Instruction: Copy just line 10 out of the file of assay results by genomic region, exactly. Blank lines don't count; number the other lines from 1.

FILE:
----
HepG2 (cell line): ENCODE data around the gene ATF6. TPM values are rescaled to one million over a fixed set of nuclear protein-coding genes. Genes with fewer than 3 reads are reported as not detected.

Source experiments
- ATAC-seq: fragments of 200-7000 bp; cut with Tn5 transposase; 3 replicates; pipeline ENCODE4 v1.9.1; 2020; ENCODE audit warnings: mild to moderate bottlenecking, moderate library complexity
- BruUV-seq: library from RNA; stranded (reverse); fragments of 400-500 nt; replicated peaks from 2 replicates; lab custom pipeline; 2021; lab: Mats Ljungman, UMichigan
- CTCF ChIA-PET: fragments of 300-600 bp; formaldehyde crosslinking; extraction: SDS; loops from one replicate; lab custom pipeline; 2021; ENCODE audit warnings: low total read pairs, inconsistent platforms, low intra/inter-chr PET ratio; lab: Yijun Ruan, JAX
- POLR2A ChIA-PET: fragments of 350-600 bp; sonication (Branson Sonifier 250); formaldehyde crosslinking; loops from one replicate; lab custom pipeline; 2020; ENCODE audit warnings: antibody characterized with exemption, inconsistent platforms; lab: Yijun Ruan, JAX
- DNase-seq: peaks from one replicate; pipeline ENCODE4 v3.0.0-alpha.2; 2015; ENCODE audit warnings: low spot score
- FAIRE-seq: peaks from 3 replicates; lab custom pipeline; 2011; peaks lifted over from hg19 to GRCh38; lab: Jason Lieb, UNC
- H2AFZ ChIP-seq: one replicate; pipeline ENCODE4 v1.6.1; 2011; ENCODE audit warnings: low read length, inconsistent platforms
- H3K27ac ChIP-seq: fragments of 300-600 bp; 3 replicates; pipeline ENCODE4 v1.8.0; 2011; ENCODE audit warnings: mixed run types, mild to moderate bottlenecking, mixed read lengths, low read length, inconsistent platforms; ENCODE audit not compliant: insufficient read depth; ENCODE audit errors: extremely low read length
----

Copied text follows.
- H3K27ac ChIP-seq: fragments of 300-600 bp; 3 replicates; pipeline ENCODE4 v1.8.0; 2011; ENCODE audit warnings: mixed run types, mild to moderate bottlenecking, mixed read lengths, low read length, inconsistent platforms; ENCODE audit not compliant: insufficient read depth; ENCODE audit errors: extremely low read length